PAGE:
Table 4. Reasons women stay in abusive relationships

Lack of education
No place to go
Low self-esteem


The patient's confidentiality must be respected during all questions about abuse. Any queries regarding the home situation must be asked with the patient alone, away from the abuser. In addition, any reporting (with the exception of child abuse reports) must be performed with the patient's expressed consent unless the physician is required by law to report a particular event.18 In these instances, the patient should be informed of what is required of health care providers when they become aware of certain circumstances and what the report will include.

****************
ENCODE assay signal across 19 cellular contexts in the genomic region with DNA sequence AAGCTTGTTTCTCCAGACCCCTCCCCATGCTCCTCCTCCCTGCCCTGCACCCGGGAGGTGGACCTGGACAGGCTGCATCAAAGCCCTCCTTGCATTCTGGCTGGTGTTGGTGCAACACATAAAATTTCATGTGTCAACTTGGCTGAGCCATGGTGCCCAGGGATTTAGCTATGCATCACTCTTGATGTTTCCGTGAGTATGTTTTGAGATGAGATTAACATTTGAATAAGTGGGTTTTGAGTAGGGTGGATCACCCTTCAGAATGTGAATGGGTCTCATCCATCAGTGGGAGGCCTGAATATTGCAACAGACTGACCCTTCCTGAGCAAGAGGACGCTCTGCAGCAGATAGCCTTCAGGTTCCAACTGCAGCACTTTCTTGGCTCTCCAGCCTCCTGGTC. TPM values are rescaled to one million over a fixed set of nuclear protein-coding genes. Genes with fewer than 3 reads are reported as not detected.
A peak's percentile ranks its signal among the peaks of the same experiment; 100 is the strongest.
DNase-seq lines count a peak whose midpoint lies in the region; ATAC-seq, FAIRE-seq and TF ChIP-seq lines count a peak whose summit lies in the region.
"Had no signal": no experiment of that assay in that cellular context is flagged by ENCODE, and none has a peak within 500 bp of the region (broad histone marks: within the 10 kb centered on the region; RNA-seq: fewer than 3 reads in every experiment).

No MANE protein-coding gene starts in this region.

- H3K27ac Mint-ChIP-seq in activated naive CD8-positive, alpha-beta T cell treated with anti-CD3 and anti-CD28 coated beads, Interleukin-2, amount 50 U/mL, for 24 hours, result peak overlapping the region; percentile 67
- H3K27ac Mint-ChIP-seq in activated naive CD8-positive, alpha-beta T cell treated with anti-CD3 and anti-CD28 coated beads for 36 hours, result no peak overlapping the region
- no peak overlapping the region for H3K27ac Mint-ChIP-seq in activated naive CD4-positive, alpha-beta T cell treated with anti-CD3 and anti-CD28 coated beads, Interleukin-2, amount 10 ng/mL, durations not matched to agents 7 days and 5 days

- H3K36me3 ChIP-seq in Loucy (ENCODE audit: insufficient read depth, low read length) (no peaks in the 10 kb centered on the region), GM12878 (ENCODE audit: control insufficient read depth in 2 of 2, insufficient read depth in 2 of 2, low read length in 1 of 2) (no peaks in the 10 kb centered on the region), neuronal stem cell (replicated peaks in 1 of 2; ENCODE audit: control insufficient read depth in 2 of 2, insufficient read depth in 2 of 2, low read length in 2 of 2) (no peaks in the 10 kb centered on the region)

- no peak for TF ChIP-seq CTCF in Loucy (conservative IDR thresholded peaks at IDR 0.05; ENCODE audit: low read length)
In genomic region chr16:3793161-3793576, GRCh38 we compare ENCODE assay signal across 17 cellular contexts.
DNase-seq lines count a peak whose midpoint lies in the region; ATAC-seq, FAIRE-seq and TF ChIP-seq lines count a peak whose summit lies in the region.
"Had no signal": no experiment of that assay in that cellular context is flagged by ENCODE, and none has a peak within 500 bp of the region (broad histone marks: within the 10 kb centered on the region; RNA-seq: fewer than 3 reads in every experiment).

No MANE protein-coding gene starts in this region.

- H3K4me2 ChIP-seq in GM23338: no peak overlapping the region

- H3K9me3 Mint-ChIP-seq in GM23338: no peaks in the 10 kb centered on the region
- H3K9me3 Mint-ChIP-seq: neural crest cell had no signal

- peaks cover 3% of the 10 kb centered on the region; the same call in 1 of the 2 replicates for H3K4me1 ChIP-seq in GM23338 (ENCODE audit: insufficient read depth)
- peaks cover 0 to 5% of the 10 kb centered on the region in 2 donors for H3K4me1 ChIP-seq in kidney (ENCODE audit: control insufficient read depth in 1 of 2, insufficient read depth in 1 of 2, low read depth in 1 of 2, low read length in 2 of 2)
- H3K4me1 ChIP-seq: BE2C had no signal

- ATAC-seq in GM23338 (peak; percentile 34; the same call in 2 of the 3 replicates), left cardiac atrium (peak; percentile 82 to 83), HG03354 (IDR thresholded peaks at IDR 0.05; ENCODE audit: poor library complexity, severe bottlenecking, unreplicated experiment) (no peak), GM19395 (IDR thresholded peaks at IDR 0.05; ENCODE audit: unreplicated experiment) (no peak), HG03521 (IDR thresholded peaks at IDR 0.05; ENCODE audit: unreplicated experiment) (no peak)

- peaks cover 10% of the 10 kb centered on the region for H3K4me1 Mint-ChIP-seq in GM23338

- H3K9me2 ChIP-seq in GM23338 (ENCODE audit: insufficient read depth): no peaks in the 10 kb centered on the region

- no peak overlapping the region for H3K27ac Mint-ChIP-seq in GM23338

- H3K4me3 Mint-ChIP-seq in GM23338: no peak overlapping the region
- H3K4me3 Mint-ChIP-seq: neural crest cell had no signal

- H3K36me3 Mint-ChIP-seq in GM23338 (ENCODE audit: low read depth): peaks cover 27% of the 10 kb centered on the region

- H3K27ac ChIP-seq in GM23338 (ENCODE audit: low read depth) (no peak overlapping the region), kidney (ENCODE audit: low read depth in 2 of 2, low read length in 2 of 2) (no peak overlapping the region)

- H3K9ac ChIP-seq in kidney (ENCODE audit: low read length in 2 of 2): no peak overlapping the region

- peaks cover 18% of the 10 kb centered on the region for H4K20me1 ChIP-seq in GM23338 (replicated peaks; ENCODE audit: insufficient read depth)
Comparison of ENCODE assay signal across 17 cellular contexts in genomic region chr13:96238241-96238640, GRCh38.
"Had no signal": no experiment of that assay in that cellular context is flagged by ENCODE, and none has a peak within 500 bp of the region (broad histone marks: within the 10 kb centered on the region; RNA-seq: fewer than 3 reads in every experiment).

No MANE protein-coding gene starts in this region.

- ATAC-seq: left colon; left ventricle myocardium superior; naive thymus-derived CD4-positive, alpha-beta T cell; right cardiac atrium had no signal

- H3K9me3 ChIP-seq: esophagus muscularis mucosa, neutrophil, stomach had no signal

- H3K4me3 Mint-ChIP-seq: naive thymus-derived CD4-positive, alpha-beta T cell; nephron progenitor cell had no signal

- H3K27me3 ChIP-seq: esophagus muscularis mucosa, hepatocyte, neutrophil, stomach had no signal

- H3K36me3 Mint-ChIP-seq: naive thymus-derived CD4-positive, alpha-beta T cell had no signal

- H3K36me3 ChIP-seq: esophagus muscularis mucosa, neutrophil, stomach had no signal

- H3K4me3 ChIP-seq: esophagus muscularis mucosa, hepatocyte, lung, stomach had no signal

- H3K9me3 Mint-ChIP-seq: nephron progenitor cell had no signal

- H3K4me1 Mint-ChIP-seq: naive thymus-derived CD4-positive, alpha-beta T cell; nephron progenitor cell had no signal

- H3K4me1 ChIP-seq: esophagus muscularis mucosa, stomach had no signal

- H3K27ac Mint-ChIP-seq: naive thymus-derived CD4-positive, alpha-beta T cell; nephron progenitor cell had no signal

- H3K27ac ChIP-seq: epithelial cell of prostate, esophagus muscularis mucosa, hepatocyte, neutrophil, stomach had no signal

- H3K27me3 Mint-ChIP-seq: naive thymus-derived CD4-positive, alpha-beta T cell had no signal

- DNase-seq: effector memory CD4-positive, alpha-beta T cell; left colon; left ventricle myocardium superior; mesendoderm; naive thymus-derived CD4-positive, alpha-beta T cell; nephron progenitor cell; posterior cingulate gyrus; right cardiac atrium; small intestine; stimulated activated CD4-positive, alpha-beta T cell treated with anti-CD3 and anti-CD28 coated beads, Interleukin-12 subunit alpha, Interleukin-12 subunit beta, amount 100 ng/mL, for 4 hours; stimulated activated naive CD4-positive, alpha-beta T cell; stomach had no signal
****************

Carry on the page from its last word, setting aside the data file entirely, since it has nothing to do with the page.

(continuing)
The opportunity to evaluate for the presence of injuries is more likely to occur during an obstetric or gynecologic physical examination, because of the nature of this examination, than it is during other primary care physician visits (e.g. upper respiratory infection, earache, headache, and so forth). Therefore, it is the obligation of the physician to recognize injuries that may be secondary to abuse. Typically, these injuries appear on portions of the patient's body that are usually clothed; therefore, they are hidden from friends, family, and neighbors. Bruises are usually of varying ages, and other injuries are in various stages of healing. The examining physician must question the presence of these injuries but must also ensure that acute injuries receive specific trauma care, if necessary. Documentation of all injuries must be part of the confidential medical record.19 Both the physical injuries and the emotional injuries must be addressed (Fig. 2). Often, outpatient therapy is sufficient. However, if injuries are severe or the situation is deemed to be lethal, then inpatient therapy is justified. The safety of the woman must be the first consideration under these circumstances.